The most arresting tale on Whispers is a true story of a 3am encounter with a man dying of lung cancer. Only the hardest of heart could reach the end of the five minute-long “Riding To New York” without shedding a tear.
“I’ve been trying to quit smoking for ages,” explains Passenger. “Mostly I’m off it, but a while back, I was in Minneapolis, in the middle of the night, craving a cigarette. I broke and walked to a gas station at 3am on a Tuesday morning. Outside, there was an old guy sitting on a motorbike, smoking. As I walked past, he said ‘This is the best cigarette I’ve ever had in my life.’ It was such a strange thing to say.
“I asked what he meant and he told me he was dying of lung cancer. He had no idea how long he had left to live, but he had decided to buy an old bike, ride across the country and arrive in New York to spend the rest of his days with his family.
“I ended up not buying cigarettes that night and over the next few days the song almost wrote itself. It has a string section, a bit of brass, ambient electric guitar and piano. And it all came out of that brief, bizarre, 3am experience.”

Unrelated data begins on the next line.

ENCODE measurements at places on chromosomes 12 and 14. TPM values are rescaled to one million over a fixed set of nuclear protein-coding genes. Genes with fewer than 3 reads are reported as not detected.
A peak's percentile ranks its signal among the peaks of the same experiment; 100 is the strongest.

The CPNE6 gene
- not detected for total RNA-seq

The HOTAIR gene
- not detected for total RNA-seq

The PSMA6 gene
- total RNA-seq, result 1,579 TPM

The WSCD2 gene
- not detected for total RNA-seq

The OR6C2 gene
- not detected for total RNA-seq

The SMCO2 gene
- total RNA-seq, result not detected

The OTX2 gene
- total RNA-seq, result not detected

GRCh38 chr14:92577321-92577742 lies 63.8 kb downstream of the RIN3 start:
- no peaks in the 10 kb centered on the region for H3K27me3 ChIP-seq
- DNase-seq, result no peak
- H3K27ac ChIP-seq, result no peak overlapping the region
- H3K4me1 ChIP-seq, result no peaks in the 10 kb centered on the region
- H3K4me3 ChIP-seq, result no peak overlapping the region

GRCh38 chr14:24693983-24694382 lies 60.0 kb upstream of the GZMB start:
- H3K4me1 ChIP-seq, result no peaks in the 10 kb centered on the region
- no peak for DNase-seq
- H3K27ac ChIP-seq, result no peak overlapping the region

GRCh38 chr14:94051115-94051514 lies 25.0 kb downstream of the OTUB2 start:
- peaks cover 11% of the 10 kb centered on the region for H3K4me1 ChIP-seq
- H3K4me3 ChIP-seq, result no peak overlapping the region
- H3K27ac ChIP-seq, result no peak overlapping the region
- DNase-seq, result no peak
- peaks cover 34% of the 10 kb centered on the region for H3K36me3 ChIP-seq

With Whispers, you could talk tales all day, but it’s better to just listen to the songs. The success of “Let Her Go” continues to spiral – in 2013, it was the ninth most Shazam’d song in the world and the best selling British single; it recently soundtracked the most popular television ad for the Superbowl; at last count it had over 230 million views on YouTube – but for Passenger, it has simply opened some doors. Thousands, rather than hundreds, now come to his shows and know all of the words to most of his songs. He even continues to busk, as he has since he went solo in 2009.
“I’m planning a lot of busking over the next few months, before the festivals start,” he says. “I can’t just rock up with an acoustic anymore – I’ve had to adapt. But busking is still my favorite thing to do. It’s such an honest form of playing music. It’s for everyone and it’s free. What could be better than that?”